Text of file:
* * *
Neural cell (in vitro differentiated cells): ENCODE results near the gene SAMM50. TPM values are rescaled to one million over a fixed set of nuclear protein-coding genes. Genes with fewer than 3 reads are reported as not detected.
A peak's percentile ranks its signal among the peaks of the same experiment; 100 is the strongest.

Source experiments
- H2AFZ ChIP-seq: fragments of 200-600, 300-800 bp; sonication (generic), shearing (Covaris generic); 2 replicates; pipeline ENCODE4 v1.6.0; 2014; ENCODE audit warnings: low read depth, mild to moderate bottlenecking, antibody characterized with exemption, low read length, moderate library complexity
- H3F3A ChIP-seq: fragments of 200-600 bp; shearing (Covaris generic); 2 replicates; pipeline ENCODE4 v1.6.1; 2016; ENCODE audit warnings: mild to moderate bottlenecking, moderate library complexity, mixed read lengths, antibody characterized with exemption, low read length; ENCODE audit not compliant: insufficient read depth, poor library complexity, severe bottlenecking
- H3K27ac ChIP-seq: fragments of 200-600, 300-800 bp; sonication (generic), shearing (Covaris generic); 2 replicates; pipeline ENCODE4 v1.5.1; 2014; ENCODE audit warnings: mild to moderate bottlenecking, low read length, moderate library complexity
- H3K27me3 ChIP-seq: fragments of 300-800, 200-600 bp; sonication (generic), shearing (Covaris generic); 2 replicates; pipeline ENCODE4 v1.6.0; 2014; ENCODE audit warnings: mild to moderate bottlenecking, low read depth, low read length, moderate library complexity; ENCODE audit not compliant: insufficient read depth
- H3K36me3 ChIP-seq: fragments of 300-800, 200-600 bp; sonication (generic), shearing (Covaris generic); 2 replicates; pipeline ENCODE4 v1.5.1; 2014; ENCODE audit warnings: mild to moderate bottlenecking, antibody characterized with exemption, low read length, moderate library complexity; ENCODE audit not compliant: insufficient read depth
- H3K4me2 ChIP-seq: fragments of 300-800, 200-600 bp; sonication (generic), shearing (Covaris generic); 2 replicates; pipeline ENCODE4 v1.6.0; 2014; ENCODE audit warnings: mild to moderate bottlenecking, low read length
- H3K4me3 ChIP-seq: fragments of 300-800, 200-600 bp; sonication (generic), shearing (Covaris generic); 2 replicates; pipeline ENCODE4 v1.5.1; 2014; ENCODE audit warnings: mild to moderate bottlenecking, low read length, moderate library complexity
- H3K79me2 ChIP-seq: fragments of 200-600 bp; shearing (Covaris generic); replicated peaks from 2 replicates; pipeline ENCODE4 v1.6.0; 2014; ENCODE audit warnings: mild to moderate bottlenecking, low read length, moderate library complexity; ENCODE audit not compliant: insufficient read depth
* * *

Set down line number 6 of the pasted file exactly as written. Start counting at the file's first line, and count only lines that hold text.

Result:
- H3K27ac ChIP-seq: fragments of 200-600, 300-800 bp; sonication (generic), shearing (Covaris generic); 2 replicates; pipeline ENCODE4 v1.5.1; 2014; ENCODE audit warnings: mild to moderate bottlenecking, low read length, moderate library complexity